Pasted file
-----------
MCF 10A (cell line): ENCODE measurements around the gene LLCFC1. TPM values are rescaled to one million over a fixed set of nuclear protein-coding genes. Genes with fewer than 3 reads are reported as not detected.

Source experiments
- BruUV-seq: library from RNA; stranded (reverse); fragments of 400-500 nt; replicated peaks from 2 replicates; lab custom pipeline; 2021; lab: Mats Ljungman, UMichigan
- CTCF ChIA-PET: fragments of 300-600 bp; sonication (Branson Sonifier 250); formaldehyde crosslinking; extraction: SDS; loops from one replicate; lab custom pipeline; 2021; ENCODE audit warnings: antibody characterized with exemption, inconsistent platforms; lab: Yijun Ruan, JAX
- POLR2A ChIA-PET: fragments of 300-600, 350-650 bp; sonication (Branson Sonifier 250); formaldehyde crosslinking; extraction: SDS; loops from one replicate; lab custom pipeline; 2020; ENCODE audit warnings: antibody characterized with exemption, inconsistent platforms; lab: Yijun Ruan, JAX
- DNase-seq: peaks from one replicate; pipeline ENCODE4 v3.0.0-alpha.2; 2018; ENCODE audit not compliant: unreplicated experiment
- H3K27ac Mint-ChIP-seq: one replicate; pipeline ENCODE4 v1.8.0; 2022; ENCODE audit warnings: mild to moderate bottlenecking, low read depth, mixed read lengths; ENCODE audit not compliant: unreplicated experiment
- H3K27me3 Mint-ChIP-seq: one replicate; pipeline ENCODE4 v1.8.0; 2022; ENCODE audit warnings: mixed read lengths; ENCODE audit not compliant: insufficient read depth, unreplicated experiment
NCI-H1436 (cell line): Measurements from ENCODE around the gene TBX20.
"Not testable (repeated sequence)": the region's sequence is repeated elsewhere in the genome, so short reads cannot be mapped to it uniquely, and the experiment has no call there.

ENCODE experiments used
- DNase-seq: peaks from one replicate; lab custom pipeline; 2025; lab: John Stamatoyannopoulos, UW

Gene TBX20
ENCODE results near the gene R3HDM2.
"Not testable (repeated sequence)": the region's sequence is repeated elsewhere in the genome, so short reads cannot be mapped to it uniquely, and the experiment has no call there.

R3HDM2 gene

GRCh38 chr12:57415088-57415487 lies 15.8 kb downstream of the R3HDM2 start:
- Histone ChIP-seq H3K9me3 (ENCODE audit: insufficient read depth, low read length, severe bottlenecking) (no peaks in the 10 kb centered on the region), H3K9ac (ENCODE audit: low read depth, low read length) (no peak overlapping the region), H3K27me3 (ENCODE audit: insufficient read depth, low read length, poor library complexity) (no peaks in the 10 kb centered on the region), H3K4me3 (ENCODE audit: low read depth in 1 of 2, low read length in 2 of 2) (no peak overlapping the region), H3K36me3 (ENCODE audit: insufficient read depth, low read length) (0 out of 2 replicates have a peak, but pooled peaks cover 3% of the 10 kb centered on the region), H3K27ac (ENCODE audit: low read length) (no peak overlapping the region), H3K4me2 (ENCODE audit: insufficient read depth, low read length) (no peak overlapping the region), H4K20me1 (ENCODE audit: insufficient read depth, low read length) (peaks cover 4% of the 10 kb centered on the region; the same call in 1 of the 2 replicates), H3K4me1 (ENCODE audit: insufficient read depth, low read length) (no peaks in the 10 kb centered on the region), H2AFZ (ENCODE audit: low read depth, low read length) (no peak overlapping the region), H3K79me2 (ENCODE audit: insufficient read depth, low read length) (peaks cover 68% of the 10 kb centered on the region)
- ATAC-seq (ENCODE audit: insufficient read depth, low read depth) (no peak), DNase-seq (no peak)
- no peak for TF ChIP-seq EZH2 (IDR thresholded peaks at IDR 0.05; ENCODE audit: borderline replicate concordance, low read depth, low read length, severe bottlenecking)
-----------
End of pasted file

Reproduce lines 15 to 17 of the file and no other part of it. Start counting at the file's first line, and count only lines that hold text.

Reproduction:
"Not testable (repeated sequence)": the region's sequence is repeated elsewhere in the genome, so short reads cannot be mapped to it uniquely, and the experiment has no call there.

R3HDM2 gene

GRCh38 chr12:57415088-57415487 lies 15.8 kb downstream of the R3HDM2 start: